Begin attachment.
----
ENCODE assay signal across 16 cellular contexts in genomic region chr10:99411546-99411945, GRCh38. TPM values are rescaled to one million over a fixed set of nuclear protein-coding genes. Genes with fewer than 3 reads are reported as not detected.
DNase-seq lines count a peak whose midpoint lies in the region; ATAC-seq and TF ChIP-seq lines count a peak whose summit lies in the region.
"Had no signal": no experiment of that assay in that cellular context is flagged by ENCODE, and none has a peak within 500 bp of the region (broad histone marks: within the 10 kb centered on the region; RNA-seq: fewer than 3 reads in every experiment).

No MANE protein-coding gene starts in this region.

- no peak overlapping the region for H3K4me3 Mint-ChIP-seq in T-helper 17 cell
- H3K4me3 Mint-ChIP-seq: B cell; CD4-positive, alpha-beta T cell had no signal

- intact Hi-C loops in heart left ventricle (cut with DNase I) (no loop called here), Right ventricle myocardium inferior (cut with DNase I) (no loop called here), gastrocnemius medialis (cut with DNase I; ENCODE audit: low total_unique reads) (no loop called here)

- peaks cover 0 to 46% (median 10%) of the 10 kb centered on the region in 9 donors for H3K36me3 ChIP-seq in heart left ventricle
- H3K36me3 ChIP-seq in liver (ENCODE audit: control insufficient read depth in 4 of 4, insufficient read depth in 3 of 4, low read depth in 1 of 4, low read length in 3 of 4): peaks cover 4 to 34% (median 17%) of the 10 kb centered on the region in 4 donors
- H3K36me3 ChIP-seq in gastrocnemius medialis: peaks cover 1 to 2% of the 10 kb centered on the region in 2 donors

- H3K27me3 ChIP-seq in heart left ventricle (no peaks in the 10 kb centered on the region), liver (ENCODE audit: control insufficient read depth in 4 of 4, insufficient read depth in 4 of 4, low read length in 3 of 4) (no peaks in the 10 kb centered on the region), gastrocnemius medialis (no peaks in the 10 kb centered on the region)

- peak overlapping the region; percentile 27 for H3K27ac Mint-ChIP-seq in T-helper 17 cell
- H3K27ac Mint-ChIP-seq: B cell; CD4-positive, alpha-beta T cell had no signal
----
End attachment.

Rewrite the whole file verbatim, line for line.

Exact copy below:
ENCODE assay signal across 16 cellular contexts in genomic region chr10:99411546-99411945, GRCh38. TPM values are rescaled to one million over a fixed set of nuclear protein-coding genes. Genes with fewer than 3 reads are reported as not detected.
DNase-seq lines count a peak whose midpoint lies in the region; ATAC-seq and TF ChIP-seq lines count a peak whose summit lies in the region.
"Had no signal": no experiment of that assay in that cellular context is flagged by ENCODE, and none has a peak within 500 bp of the region (broad histone marks: within the 10 kb centered on the region; RNA-seq: fewer than 3 reads in every experiment).

No MANE protein-coding gene starts in this region.

- no peak overlapping the region for H3K4me3 Mint-ChIP-seq in T-helper 17 cell
- H3K4me3 Mint-ChIP-seq: B cell; CD4-positive, alpha-beta T cell had no signal

- intact Hi-C loops in heart left ventricle (cut with DNase I) (no loop called here), Right ventricle myocardium inferior (cut with DNase I) (no loop called here), gastrocnemius medialis (cut with DNase I; ENCODE audit: low total_unique reads) (no loop called here)

- peaks cover 0 to 46% (median 10%) of the 10 kb centered on the region in 9 donors for H3K36me3 ChIP-seq in heart left ventricle
- H3K36me3 ChIP-seq in liver (ENCODE audit: control insufficient read depth in 4 of 4, insufficient read depth in 3 of 4, low read depth in 1 of 4, low read length in 3 of 4): peaks cover 4 to 34% (median 17%) of the 10 kb centered on the region in 4 donors
- H3K36me3 ChIP-seq in gastrocnemius medialis: peaks cover 1 to 2% of the 10 kb centered on the region in 2 donors

- H3K27me3 ChIP-seq in heart left ventricle (no peaks in the 10 kb centered on the region), liver (ENCODE audit: control insufficient read depth in 4 of 4, insufficient read depth in 4 of 4, low read length in 3 of 4) (no peaks in the 10 kb centered on the region), gastrocnemius medialis (no peaks in the 10 kb centered on the region)

- peak overlapping the region; percentile 27 for H3K27ac Mint-ChIP-seq in T-helper 17 cell
- H3K27ac Mint-ChIP-seq: B cell; CD4-positive, alpha-beta T cell had no signal